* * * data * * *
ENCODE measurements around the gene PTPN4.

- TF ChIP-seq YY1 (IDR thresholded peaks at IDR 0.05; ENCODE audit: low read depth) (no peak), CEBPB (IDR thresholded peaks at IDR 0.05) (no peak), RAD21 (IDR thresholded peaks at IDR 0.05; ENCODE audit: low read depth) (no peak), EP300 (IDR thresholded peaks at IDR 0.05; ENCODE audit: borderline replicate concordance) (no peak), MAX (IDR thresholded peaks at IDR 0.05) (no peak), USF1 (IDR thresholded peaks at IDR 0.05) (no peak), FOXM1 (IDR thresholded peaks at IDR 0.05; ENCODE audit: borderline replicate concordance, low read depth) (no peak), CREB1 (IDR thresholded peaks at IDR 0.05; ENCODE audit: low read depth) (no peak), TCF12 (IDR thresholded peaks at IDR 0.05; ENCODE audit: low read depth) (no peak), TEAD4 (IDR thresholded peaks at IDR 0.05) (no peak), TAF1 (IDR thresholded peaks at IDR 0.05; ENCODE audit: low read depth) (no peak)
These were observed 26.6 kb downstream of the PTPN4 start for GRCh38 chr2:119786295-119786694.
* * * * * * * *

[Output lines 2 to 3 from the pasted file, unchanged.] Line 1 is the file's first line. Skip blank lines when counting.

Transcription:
- TF ChIP-seq YY1 (IDR thresholded peaks at IDR 0.05; ENCODE audit: low read depth) (no peak), CEBPB (IDR thresholded peaks at IDR 0.05) (no peak), RAD21 (IDR thresholded peaks at IDR 0.05; ENCODE audit: low read depth) (no peak), EP300 (IDR thresholded peaks at IDR 0.05; ENCODE audit: borderline replicate concordance) (no peak), MAX (IDR thresholded peaks at IDR 0.05) (no peak), USF1 (IDR thresholded peaks at IDR 0.05) (no peak), FOXM1 (IDR thresholded peaks at IDR 0.05; ENCODE audit: borderline replicate concordance, low read depth) (no peak), CREB1 (IDR thresholded peaks at IDR 0.05; ENCODE audit: low read depth) (no peak), TCF12 (IDR thresholded peaks at IDR 0.05; ENCODE audit: low read depth) (no peak), TEAD4 (IDR thresholded peaks at IDR 0.05) (no peak), TAF1 (IDR thresholded peaks at IDR 0.05; ENCODE audit: low read depth) (no peak)
These were observed 26.6 kb downstream of the PTPN4 start for GRCh38 chr2:119786295-119786694.